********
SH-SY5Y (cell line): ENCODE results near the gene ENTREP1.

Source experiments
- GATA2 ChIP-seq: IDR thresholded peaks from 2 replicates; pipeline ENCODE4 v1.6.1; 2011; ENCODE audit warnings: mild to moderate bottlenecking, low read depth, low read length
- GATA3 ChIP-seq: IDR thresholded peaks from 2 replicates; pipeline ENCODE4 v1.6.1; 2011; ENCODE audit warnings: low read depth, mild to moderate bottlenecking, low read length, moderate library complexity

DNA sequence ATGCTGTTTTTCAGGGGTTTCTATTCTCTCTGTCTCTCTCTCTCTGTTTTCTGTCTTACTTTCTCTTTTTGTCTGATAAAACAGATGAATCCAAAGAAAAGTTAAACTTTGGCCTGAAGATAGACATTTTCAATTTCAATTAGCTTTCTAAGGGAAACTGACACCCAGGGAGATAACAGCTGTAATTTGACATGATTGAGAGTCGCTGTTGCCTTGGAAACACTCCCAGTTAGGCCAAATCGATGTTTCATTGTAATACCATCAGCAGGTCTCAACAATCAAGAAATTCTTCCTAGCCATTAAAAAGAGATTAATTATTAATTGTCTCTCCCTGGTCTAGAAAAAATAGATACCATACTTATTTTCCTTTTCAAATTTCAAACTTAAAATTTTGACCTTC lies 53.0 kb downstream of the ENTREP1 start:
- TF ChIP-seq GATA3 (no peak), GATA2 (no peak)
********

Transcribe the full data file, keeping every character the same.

SH-SY5Y (cell line): ENCODE results near the gene ENTREP1.

Source experiments
- GATA2 ChIP-seq: IDR thresholded peaks from 2 replicates; pipeline ENCODE4 v1.6.1; 2011; ENCODE audit warnings: mild to moderate bottlenecking, low read depth, low read length
- GATA3 ChIP-seq: IDR thresholded peaks from 2 replicates; pipeline ENCODE4 v1.6.1; 2011; ENCODE audit warnings: low read depth, mild to moderate bottlenecking, low read length, moderate library complexity

DNA sequence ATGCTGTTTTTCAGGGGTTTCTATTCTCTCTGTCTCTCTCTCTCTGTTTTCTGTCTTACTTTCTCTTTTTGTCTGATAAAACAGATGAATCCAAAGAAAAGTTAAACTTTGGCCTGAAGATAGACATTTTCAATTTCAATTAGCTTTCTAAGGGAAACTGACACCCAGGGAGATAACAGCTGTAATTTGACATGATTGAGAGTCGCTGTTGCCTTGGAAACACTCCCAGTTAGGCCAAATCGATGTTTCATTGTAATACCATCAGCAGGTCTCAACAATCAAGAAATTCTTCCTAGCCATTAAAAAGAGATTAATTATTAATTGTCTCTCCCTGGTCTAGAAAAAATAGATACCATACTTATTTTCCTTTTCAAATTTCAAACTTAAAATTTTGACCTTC lies 53.0 kb downstream of the ENTREP1 start:
- TF ChIP-seq GATA3 (no peak), GATA2 (no peak)